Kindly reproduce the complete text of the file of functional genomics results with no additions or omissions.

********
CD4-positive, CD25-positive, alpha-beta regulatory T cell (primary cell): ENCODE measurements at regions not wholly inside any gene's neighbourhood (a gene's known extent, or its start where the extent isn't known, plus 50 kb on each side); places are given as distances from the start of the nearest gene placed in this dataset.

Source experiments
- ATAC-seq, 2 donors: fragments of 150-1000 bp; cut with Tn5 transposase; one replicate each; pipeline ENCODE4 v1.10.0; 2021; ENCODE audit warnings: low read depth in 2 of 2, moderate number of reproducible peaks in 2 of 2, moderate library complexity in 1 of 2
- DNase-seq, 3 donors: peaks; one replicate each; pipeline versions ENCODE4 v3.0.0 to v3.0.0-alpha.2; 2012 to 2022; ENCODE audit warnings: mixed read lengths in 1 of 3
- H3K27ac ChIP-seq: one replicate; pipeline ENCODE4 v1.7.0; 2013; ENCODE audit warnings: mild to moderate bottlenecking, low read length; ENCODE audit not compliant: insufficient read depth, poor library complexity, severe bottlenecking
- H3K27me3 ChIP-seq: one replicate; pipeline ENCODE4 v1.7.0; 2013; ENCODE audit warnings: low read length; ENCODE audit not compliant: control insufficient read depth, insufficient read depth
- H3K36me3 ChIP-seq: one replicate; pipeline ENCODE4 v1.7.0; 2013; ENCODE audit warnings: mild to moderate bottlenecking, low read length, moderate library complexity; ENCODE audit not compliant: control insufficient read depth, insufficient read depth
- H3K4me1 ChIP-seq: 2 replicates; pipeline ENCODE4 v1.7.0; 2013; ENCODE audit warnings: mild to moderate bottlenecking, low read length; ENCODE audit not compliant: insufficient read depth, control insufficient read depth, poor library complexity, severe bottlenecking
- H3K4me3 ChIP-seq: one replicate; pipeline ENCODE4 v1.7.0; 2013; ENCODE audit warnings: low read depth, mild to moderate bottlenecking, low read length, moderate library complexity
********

CD4-positive, CD25-positive, alpha-beta regulatory T cell (primary cell): ENCODE measurements at regions not wholly inside any gene's neighbourhood (a gene's known extent, or its start where the extent isn't known, plus 50 kb on each side); places are given as distances from the start of the nearest gene placed in this dataset.

Source experiments
- ATAC-seq, 2 donors: fragments of 150-1000 bp; cut with Tn5 transposase; one replicate each; pipeline ENCODE4 v1.10.0; 2021; ENCODE audit warnings: low read depth in 2 of 2, moderate number of reproducible peaks in 2 of 2, moderate library complexity in 1 of 2
- DNase-seq, 3 donors: peaks; one replicate each; pipeline versions ENCODE4 v3.0.0 to v3.0.0-alpha.2; 2012 to 2022; ENCODE audit warnings: mixed read lengths in 1 of 3
- H3K27ac ChIP-seq: one replicate; pipeline ENCODE4 v1.7.0; 2013; ENCODE audit warnings: mild to moderate bottlenecking, low read length; ENCODE audit not compliant: insufficient read depth, poor library complexity, severe bottlenecking
- H3K27me3 ChIP-seq: one replicate; pipeline ENCODE4 v1.7.0; 2013; ENCODE audit warnings: low read length; ENCODE audit not compliant: control insufficient read depth, insufficient read depth
- H3K36me3 ChIP-seq: one replicate; pipeline ENCODE4 v1.7.0; 2013; ENCODE audit warnings: mild to moderate bottlenecking, low read length, moderate library complexity; ENCODE audit not compliant: control insufficient read depth, insufficient read depth
- H3K4me1 ChIP-seq: 2 replicates; pipeline ENCODE4 v1.7.0; 2013; ENCODE audit warnings: mild to moderate bottlenecking, low read length; ENCODE audit not compliant: insufficient read depth, control insufficient read depth, poor library complexity, severe bottlenecking
- H3K4me3 ChIP-seq: one replicate; pipeline ENCODE4 v1.7.0; 2013; ENCODE audit warnings: low read depth, mild to moderate bottlenecking, low read length, moderate library complexity